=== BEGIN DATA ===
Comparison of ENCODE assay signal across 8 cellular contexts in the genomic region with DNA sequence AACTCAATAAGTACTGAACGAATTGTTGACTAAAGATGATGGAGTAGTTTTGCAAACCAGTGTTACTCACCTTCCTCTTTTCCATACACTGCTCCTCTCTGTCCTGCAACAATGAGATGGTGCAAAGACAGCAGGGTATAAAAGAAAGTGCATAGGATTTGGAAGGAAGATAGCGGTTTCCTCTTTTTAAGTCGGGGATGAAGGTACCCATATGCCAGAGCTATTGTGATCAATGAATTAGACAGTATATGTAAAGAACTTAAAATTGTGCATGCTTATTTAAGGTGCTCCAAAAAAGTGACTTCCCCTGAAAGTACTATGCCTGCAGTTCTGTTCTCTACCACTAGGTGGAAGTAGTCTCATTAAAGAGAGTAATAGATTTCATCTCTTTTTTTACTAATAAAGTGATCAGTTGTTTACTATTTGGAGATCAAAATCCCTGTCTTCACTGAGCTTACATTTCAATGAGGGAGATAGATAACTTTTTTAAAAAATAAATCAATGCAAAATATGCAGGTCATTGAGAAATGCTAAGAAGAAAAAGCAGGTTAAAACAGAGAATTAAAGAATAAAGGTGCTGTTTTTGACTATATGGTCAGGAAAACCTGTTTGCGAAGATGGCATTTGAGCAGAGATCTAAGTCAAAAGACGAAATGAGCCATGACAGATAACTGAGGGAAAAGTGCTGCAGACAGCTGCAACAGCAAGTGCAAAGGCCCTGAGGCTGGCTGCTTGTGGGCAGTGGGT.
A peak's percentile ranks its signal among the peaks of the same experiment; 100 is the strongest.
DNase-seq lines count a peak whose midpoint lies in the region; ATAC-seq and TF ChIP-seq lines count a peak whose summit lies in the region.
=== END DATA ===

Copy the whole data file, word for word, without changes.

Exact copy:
Comparison of ENCODE assay signal across 8 cellular contexts in the genomic region with DNA sequence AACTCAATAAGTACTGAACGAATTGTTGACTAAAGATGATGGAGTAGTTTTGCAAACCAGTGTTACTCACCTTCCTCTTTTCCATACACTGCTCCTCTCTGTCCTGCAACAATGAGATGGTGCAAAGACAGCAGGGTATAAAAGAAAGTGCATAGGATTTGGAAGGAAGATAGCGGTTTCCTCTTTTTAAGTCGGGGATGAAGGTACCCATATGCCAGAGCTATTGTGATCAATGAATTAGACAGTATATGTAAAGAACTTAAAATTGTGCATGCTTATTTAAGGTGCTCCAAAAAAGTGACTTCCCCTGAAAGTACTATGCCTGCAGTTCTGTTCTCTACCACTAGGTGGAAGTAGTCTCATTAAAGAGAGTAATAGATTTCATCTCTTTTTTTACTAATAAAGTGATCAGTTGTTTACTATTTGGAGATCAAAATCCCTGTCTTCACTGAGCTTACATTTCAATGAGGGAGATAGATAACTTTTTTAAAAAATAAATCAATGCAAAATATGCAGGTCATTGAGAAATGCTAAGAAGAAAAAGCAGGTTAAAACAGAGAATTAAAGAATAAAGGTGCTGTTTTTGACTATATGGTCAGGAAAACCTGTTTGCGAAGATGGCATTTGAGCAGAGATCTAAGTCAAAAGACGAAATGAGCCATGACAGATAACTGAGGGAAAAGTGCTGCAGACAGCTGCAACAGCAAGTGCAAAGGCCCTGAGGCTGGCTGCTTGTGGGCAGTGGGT.
A peak's percentile ranks its signal among the peaks of the same experiment; 100 is the strongest.
DNase-seq lines count a peak whose midpoint lies in the region; ATAC-seq and TF ChIP-seq lines count a peak whose summit lies in the region.